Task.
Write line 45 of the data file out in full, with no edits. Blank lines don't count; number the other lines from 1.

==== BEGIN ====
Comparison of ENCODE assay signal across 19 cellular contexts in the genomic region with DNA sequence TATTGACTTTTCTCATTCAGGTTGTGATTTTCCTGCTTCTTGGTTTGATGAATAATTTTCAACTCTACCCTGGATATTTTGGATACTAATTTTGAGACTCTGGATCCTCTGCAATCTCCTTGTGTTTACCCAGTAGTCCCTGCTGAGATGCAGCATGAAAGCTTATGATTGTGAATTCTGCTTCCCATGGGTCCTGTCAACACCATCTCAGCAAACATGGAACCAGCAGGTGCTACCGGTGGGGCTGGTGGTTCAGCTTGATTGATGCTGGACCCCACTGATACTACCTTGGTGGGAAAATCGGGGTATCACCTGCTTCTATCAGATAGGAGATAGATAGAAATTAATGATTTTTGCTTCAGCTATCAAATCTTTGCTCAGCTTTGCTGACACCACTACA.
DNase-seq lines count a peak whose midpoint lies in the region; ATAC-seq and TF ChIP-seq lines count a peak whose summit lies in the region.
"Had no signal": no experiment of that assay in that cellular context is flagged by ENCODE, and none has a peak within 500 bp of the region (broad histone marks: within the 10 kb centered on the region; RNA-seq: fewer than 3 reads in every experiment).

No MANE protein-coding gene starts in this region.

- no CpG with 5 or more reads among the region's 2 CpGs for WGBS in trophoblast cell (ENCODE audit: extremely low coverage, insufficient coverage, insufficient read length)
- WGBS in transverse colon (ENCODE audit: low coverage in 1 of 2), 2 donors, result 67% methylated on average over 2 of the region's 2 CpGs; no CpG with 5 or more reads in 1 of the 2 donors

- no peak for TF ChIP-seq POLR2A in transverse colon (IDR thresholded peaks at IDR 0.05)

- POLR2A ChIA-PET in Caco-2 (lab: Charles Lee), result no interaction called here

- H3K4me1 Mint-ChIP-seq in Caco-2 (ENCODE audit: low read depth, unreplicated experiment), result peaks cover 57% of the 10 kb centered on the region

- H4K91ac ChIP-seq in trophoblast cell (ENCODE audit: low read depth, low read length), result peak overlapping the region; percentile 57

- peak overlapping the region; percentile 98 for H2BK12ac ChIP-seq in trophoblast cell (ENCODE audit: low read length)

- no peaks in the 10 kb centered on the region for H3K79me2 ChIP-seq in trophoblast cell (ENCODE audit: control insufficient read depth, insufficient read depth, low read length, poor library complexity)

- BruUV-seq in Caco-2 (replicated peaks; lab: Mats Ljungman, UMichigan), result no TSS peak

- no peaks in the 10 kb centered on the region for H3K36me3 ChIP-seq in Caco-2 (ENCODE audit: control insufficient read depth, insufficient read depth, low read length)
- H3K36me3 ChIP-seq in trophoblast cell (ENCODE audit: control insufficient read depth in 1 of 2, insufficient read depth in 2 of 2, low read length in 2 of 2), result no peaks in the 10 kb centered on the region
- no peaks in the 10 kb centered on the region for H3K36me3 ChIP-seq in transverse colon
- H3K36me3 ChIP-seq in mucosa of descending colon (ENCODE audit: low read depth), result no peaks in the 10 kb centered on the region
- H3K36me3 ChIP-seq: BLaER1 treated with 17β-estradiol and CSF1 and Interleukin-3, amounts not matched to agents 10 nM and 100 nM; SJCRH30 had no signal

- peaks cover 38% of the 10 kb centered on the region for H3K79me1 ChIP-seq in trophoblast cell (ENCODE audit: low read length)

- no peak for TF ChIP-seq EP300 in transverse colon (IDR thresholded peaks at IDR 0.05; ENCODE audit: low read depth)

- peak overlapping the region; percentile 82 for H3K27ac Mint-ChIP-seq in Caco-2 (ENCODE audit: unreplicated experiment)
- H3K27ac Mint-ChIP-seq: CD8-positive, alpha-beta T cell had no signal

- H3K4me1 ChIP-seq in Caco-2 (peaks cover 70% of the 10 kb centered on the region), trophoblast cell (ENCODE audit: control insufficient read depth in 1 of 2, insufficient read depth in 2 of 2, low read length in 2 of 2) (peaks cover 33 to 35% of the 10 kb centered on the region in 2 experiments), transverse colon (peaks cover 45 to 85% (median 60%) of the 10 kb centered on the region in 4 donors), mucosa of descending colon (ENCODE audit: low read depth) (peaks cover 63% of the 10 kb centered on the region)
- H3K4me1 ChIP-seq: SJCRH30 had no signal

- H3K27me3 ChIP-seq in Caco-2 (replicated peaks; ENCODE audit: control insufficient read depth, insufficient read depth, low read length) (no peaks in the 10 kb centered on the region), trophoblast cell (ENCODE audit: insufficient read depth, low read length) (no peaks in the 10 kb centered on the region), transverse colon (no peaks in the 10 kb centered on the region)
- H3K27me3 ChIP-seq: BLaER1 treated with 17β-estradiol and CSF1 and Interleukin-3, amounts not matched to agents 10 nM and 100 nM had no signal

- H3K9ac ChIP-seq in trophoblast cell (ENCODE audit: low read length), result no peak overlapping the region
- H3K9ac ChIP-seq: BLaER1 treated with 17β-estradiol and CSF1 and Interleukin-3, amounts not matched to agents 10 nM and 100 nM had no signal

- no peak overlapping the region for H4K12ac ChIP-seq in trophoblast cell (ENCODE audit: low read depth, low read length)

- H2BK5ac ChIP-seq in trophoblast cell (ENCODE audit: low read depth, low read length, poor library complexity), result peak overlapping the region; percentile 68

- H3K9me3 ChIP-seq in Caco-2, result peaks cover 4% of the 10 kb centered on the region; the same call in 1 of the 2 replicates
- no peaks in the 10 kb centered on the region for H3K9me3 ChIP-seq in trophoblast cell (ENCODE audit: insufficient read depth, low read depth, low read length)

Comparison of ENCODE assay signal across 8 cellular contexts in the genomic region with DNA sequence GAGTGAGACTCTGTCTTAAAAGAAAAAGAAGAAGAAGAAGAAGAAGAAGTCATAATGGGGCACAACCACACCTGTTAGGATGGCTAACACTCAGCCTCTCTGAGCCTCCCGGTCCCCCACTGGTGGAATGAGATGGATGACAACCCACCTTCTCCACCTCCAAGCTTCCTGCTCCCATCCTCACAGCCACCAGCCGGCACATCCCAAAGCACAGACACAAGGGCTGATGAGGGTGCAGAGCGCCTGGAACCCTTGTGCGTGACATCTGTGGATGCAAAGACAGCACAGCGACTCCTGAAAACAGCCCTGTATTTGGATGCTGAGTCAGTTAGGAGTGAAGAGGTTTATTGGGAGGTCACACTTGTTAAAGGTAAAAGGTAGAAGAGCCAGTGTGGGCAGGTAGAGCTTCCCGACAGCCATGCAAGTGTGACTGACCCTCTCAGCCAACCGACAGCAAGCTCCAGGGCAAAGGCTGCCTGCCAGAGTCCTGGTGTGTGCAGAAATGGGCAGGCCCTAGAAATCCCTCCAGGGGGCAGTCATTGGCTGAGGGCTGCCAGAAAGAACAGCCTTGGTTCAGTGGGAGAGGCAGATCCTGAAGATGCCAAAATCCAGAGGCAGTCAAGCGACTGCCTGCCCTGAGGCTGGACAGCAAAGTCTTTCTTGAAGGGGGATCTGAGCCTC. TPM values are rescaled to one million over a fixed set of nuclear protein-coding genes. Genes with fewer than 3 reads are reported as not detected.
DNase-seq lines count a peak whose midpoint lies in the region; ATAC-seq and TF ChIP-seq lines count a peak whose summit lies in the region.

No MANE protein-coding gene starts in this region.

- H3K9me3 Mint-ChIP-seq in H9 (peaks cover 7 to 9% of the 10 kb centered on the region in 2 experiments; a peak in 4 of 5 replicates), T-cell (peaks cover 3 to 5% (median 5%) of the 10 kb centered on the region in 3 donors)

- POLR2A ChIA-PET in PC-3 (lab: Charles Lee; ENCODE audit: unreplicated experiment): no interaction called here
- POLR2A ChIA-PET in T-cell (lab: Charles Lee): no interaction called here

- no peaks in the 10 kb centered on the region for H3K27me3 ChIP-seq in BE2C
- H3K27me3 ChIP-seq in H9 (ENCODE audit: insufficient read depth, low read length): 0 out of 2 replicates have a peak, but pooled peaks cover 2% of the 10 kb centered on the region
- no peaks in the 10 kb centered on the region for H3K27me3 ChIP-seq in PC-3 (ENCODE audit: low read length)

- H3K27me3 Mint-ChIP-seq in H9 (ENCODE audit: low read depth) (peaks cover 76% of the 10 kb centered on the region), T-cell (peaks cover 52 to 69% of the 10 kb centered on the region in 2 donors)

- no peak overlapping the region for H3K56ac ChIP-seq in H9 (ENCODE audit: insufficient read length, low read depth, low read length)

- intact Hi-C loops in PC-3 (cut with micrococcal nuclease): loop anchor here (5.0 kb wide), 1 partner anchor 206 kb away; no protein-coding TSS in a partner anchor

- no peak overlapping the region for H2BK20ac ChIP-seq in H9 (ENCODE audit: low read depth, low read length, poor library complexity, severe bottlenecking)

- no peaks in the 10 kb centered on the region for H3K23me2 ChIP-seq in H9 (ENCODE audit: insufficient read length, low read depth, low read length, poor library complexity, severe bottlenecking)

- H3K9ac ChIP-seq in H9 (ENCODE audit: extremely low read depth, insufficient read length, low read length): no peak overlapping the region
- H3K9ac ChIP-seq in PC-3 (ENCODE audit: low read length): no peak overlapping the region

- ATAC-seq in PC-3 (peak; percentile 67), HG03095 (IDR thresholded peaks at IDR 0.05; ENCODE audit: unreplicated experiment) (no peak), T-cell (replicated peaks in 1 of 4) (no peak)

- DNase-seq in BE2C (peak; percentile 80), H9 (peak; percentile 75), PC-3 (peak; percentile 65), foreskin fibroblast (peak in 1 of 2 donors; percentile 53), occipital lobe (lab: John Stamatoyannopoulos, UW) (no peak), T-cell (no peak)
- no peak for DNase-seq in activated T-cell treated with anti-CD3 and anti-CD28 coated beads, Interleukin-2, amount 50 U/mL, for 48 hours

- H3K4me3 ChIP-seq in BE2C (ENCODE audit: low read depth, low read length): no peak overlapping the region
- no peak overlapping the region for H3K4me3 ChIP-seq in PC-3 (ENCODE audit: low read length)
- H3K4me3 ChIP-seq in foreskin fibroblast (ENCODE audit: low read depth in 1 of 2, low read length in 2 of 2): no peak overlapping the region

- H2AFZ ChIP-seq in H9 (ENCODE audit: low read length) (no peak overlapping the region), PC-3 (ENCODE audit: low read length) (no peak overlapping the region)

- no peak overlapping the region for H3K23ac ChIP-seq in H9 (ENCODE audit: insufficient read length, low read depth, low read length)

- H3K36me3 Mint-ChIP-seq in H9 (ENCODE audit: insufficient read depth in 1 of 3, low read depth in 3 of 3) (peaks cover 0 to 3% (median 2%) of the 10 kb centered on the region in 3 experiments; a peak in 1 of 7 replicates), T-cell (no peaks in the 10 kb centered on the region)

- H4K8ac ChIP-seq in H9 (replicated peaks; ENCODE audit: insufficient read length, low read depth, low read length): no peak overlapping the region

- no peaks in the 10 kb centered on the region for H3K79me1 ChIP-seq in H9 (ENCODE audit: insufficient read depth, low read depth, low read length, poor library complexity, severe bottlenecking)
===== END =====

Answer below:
- no peak overlapping the region for H2BK20ac ChIP-seq in H9 (ENCODE audit: low read depth, low read length, poor library complexity, severe bottlenecking)